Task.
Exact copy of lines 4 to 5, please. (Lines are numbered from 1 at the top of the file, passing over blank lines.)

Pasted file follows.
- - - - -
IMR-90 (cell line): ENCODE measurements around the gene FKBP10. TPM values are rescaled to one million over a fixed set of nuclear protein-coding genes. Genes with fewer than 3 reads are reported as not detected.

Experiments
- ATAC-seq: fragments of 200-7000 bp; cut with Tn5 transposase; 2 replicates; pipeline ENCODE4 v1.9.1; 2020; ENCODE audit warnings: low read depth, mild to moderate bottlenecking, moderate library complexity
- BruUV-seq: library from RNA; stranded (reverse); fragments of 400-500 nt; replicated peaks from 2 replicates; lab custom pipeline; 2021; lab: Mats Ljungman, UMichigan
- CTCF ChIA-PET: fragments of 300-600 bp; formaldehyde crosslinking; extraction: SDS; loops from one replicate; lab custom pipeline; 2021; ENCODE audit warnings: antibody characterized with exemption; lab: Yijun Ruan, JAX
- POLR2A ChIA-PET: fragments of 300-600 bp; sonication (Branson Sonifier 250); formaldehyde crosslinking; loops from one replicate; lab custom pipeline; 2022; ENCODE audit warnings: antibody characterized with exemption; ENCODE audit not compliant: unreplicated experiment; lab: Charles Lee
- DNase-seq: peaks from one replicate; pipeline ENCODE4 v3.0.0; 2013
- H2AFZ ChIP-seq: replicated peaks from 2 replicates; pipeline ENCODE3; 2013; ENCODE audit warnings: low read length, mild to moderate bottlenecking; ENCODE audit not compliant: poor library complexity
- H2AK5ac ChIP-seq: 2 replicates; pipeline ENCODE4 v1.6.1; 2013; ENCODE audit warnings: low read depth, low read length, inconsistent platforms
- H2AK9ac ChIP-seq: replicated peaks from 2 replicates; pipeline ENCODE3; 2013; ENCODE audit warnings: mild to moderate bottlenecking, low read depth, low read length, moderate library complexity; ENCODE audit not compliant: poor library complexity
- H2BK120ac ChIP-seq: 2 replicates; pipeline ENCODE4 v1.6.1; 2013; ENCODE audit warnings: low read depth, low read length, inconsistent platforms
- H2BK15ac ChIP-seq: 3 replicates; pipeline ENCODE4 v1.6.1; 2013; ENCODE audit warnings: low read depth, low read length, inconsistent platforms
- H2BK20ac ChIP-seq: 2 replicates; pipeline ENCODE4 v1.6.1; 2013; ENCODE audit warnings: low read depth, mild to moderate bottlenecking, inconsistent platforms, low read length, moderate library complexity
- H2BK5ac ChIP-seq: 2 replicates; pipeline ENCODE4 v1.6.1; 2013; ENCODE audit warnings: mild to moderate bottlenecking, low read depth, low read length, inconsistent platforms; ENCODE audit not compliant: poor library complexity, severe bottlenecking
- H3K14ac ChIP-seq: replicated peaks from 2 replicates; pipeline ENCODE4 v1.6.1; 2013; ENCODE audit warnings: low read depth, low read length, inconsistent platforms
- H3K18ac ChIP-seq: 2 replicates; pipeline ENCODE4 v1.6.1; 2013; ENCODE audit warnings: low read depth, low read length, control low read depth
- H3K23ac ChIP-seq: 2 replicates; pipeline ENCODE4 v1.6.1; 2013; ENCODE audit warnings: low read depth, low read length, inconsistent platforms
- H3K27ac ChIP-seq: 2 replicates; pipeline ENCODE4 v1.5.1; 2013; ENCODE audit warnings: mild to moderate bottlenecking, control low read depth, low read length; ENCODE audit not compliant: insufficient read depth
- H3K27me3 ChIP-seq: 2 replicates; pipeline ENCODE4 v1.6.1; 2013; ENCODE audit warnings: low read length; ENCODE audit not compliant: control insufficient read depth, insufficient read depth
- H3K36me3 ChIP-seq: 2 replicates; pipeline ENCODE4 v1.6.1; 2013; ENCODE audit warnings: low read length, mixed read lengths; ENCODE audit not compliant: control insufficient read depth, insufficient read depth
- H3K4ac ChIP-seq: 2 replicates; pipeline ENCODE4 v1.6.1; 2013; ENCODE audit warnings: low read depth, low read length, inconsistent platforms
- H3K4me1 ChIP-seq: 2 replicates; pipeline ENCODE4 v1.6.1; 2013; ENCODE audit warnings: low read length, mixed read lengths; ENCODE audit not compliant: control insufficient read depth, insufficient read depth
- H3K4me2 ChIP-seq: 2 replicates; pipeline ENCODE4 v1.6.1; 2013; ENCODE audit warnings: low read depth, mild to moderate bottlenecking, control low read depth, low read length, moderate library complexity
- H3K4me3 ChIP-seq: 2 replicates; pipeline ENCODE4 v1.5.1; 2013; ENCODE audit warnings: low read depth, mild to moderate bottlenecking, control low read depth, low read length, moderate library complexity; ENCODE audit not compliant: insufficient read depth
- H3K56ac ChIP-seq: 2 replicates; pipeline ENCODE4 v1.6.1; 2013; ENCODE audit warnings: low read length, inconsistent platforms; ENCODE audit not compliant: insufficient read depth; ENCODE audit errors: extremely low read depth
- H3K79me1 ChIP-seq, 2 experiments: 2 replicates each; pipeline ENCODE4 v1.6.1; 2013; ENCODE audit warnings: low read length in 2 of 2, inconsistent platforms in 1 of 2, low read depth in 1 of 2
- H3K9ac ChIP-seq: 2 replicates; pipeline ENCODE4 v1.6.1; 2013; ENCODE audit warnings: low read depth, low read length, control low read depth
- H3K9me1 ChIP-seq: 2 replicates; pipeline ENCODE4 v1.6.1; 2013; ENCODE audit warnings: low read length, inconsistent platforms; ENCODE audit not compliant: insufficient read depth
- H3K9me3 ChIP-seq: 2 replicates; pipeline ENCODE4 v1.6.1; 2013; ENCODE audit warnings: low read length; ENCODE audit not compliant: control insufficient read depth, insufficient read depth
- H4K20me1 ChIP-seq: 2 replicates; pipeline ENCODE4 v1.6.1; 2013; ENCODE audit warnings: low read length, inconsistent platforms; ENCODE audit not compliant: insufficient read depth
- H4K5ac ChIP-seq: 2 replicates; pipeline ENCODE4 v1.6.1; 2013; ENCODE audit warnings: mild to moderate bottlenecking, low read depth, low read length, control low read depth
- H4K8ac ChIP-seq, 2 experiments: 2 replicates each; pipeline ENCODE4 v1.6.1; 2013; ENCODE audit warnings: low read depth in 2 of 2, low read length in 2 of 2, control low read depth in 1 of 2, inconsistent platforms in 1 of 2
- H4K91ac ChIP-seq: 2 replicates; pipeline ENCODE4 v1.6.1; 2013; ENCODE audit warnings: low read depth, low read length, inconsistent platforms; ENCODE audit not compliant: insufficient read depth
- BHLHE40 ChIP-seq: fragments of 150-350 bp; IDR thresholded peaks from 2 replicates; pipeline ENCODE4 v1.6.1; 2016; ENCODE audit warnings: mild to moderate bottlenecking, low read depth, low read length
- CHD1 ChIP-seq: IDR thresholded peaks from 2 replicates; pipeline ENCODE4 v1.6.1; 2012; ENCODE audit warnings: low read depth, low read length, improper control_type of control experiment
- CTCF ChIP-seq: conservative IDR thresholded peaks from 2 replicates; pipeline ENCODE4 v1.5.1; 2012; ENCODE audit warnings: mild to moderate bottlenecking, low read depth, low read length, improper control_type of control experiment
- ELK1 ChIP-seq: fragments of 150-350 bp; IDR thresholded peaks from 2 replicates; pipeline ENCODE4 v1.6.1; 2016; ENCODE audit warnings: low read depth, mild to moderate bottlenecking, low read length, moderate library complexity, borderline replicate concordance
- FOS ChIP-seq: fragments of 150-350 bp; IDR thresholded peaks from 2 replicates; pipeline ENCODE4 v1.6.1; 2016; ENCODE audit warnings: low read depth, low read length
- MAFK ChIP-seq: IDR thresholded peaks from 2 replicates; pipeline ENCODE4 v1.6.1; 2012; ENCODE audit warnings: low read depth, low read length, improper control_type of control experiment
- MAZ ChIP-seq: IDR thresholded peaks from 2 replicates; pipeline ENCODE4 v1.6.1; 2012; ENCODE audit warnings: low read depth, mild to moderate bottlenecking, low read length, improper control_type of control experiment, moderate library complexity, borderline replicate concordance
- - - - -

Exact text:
- BruUV-seq: library from RNA; stranded (reverse); fragments of 400-500 nt; replicated peaks from 2 replicates; lab custom pipeline; 2021; lab: Mats Ljungman, UMichigan
- CTCF ChIA-PET: fragments of 300-600 bp; formaldehyde crosslinking; extraction: SDS; loops from one replicate; lab custom pipeline; 2021; ENCODE audit warnings: antibody characterized with exemption; lab: Yijun Ruan, JAX